Steps for Storage Segregation
1. Determine the hazard class/classes of the materials, using the best classification information available. Simply take the classes from the labels, MSDSs, shipping documents, etc. for the materials in question. Most standard classification schemes can be used, although some are much better than others. The broader the classes are within the scheme, the less useful is the scheme. Thus, the suggested priority for the schemes used in the guidelines is: Transportation > OSHA > WHMIS > NFPA > HMIS > CPSC > SARA > RCRA. If the materials have more than one hazard class, all hazard classes should be used.

2. Using the appropriate translation table, determine the AIAG class/classes of the material(s). For example a container of xylene may have a DOT class of 3, which translates to AIAG class 3. A container of potassium permanganate may have an OSHA class of "oxidizer," which translates to AIAG class 5.1. In the case of materials with multiple hazard classes, any result indicating not storing materials together outweighs any result indicating materials can be stored together.

3. Using the AIAG class/classes and the Storage and Segregation Matrix, establish which materials can be safely stored together. In the above example, the two materials can be stored together only if the storage method can prevent accidental spills from commingling.

4. If the material is classified as an explosive, also use the compatibility table.

5. In some cases, sufficient hazard class information will not be readily available. In these instances, the supplier should be contacted to acquire the needed information. One hopes the hazard classes will be provided. In extreme cases, the properties of the material may have to be used to establish the hazard class. If the information cannot be determined, the material should be stored separately from other materials to avoid a potential hazardous reaction.

The flow chart in Figure 1 demonstrates how to determine storage compatibility. By following the flow chart and the tables provided in the guidelines, hazardous materials can be safely stored.

1. "French Officials Say Accident, Negligence Caused Toulouse Chemical Facility Disaster" Chemical Regulation Reporter, Vol. 26, Number 25, Bureau of National Affairs, Inc., June 24, 2002.
2. 2004 Hazardous Materials Incident Data; Office of Hazardous Materials Safety, DOT,
3. Hazardous Substance Emergency Events Surveillance (HSEES), 2001, Agency for Toxic Substances and Disease Registry (ATSDR), U.S. Department of Health and Human Services.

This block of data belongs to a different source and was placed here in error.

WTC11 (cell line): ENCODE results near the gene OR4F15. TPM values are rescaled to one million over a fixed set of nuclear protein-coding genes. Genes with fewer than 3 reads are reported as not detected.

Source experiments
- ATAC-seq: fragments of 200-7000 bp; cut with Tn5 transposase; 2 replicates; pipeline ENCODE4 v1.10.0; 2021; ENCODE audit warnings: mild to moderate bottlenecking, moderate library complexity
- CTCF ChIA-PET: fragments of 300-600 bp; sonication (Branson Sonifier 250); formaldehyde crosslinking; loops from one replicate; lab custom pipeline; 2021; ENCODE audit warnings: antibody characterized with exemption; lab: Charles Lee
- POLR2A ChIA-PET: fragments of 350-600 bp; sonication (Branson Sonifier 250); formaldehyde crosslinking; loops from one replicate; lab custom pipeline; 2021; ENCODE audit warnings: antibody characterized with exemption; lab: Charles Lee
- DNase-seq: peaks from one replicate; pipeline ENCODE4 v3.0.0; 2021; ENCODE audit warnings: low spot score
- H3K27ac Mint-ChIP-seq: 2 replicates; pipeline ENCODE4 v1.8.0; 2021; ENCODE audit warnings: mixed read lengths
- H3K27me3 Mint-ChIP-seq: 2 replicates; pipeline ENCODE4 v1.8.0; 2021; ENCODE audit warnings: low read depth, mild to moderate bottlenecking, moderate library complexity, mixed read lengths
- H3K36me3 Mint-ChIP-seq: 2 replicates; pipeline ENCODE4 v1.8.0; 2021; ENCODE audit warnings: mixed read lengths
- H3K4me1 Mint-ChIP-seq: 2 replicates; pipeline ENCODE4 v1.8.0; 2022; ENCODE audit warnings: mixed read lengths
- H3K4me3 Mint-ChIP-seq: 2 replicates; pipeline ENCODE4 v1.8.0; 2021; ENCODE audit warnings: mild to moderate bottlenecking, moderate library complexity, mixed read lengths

4. Hazard Investigation; Improving Reactive Hazard Management, U.S. Chemical Safety and Hazard Investigation Board, Report No. 2001-01-H, December 2002.
5. Guidelines for Safe Storage and Handling of Reactive Materials, 1995, Center for Chemical Process Safety, American Institute of Chemical Engineers.
6. Guidelines for Safe Warehousing of Chemicals, 1998, Center for Chemical Process Safety, American Institute of Chemical Engineers.
7. NFPA 55 Standard for the Storage, Use and Handling of Compressed and Liquefied Gases in Portable Cylinders, 1998 Edition, National Fire Protection Association.
8. Carmel, Matthew M., A Guide to OSHA Regulations on Storing and Handling Flammable and Combustible Liquids, Plant Engineering, March 18, 1982.
9. Recommended Practices for Storing and Handling Hazardous Substances, New York State Department of Environmental Conservation.
10. American Chemical Council Chemical/CCPA Warehouse Assessment Protocol, American Chemistry Council, June 1, 1996.
11. VCI Guide for the Mixed Storage of Chemicals, (German) Chemical Industry Association, July 1988.
12. K. P. Ridella, Personal communication, August 2004.
13. 49 CFR parts 100 to 177.

This article appeared in the September 2005 issue of Occupational Health & Safety.

This article originally appeared in the September 2005 issue of Occupational Health & Safety.

Download Center

  • Safety Metrics Guide

    Is your company leveraging its safety data and analytics to maintain a safe workplace? With so much data available, where do you start? This downloadable guide will give you insight on helpful key performance indicators (KPIs) you should track for your safety program.

  • Job Hazard Analysis Guide

    This guide includes details on how to conduct a thorough Job Hazard Analysis, and it's based directly on an OSHA publication for conducting JHAs. Learn how to identify potential hazards associated with each task of a job and set controls to mitigate hazard risks.

  • A Guide to Practicing “New Safety”

    Learn from safety professionals from around the world as they share their perspectives on various “new views” of safety, including Safety Differently, Safety-II, No Safety, Human and Organizational Performance (HOP), Resilience Engineering, and more in this helpful guide.

  • Lone Worker Safety Guide

    As organizations digitalize and remote operations become more commonplace, the number of lone workers is on the rise. These employees are at increased risk for unaddressed workplace accidents or emergencies. This guide was created to help employers better understand common lone worker risks and solutions for lone worker risk mitigation and incident prevention.

  • EHS Software Buyer's Guide

    Learn the keys to staying organized, staying sharp, and staying one step ahead on all things safety. This buyer’s guide is designed for you to use in your search for the safety management solution that best suits your company’s needs.

  • Vector Solutions

Featured Whitepaper

OH&S Digital Edition

  • OHS Magazine Digital Edition - May 2022

    May 2022


      How Wearable Technology is Transforming Safety and the Industrial Workplace
      Five Tips to Improve Safety in Confined Spaces
      Monitor for Asbestos to Help Save Lives
      Fall Protection Can Be Surprising
    View This Issue